The best flash diffuser for wedding photography is the diffuser you already have! Typically a diffuser (or stofen) comes with any flash you purchase.
As a wedding photographer, you know that the best photos are taken in natural light. However, there may be some instances when it is best to use flash photography for certain subjects. If this is the case then you will want to find the best flash diffuser for your wedding photography! In this blog post we will discuss what kind of diffusers are best and how they work best with various lighting situations.
Although it doesn’t look like much it IS specifically designed to scatter the light in an efficient manner.
One thing to keep in mind is that a diffuser isn’t going to change the quality of the light. If you want to evenly distribute the light from your flash and fill in very dark shadows a diffuser could be the right tool but you’ll need a softbox or some other type of flash modifier to change the light to be softer or more flattering.
Remember, a large light source close to the subject is what results in nice soft shadows. One trick I like to use is to point my flash straight up at the ceiling(as long as the ceiling is white). Turn your flash up about double the power you were using before and WHAMO! Instant soft shadows. This technique basically turns the ceiling into one large softbox.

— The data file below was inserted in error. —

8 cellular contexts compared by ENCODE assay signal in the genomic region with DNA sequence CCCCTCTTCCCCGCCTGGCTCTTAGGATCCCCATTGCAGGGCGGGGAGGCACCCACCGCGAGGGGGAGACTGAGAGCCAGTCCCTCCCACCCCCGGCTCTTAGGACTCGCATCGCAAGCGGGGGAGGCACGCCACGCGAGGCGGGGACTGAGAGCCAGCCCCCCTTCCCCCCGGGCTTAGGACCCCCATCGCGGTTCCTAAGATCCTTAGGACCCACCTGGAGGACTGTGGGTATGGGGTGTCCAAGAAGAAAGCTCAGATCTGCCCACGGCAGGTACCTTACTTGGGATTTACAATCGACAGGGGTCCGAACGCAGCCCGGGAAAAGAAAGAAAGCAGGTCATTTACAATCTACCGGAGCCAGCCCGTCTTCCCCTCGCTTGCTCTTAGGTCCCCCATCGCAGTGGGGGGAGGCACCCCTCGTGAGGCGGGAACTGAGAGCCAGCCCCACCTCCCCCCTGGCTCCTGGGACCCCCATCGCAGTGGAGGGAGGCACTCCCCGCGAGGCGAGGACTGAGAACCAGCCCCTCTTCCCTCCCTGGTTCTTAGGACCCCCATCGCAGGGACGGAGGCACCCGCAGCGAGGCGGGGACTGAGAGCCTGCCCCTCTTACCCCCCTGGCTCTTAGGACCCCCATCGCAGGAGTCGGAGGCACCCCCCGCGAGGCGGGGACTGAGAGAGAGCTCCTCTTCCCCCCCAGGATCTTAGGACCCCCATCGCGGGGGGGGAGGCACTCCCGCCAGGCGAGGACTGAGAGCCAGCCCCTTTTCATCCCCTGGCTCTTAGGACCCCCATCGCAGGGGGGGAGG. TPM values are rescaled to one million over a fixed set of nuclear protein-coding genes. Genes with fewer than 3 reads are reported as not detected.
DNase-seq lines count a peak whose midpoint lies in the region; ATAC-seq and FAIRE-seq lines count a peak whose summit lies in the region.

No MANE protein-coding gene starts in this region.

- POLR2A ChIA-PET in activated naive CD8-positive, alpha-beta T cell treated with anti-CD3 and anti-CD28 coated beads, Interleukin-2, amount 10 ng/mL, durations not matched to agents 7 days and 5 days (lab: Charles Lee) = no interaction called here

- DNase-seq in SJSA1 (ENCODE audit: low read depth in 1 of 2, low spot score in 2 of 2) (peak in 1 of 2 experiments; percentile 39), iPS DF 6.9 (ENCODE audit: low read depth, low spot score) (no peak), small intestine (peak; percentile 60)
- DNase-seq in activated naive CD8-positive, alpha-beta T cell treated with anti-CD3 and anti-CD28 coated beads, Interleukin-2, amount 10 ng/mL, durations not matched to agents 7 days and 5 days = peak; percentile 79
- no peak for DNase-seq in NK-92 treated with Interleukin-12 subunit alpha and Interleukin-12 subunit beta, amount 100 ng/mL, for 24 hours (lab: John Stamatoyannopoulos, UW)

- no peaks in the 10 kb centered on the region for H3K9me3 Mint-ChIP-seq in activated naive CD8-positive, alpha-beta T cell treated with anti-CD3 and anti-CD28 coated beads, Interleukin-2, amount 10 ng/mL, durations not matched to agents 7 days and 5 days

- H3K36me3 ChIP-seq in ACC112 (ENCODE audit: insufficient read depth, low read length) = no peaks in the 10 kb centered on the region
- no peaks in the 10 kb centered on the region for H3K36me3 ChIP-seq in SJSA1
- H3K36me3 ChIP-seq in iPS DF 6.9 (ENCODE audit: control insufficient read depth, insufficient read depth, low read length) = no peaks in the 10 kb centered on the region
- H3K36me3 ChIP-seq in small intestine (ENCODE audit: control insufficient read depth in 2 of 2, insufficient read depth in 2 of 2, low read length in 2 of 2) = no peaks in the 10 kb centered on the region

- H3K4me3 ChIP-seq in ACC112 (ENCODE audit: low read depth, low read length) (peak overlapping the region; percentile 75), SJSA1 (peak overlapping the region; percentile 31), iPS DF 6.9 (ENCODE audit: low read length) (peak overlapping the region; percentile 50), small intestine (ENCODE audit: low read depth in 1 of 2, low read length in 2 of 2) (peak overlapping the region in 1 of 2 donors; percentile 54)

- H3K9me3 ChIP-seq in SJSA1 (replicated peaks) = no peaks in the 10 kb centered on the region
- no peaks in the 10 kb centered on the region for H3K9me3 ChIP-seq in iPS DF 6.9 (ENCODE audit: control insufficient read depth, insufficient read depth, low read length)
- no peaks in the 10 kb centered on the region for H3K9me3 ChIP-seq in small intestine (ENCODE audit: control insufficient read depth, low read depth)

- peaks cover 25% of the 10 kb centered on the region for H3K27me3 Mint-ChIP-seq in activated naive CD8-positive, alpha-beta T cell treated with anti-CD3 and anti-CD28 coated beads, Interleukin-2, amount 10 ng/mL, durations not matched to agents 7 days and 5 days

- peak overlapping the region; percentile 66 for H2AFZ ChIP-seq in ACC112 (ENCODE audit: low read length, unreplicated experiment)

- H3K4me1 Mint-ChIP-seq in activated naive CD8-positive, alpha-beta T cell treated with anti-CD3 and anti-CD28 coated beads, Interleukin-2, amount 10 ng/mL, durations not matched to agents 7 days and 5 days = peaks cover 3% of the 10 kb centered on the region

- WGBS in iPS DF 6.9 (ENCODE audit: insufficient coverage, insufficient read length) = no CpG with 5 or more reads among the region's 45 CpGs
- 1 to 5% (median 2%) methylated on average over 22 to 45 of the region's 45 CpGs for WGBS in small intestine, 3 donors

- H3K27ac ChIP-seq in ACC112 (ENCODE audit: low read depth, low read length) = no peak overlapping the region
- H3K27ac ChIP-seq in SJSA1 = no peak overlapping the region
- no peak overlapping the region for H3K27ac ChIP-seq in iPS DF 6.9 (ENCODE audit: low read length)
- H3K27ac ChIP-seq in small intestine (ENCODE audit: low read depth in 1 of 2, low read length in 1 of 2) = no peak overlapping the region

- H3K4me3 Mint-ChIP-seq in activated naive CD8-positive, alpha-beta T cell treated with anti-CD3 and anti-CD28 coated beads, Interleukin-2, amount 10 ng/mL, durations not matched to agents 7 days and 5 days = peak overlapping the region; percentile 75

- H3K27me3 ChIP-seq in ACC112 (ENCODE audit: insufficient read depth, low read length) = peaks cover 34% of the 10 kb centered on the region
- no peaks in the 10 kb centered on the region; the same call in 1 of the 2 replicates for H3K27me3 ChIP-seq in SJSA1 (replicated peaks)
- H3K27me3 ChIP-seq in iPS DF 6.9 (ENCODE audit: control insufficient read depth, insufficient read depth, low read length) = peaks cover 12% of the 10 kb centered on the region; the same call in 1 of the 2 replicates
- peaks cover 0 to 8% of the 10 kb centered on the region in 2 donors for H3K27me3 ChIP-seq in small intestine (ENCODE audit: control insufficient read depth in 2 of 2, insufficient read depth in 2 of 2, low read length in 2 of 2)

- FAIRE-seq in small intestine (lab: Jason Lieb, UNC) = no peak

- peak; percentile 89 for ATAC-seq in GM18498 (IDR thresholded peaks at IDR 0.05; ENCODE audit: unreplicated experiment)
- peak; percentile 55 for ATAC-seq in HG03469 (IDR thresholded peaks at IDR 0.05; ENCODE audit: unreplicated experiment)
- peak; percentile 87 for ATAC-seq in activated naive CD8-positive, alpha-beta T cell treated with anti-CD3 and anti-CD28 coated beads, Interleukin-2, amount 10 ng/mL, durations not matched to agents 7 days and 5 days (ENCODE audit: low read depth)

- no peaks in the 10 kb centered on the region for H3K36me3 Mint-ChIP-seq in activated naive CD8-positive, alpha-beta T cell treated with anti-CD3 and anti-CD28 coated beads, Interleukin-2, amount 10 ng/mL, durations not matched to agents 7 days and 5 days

Although this faux softbox isn’t right next to your subject it’s a good compromise since you won’t need to constantly move a modifier around as you take candid shots. This technique makes it much easier to “run and gun” and still get nice-looking photos.
The thing to avoid is the direct harsh flash which only moms and grandmas seem to have not figured out (red-eye photos anyone??)
If you’re not happy with the light quality you’re getting by pointing your flash toward the ceiling you could use the built-in card blocker and turn your flash backward (kinda like reversing a baseball cap) Normally you’d bounce the light off the card toward the subject, but rotating your flash 180 degrees so that the bounce card is blocking the light could also be an option.
This is best suited for more “formal” shots with the subject sitting still but can also work in some situations where you need to shoot candidly.
One last thing: when using a flash diffuser keep this one tip in mind… You’ll get the best results if you start by setting your camera’s exposure settings manually and then use the flash to fill in the dark areas. This will result in the best-looking photos and if you want to learn how this is done, check out my best online photography training course where I go into more detail on manual exposure settings when shooting with a flash!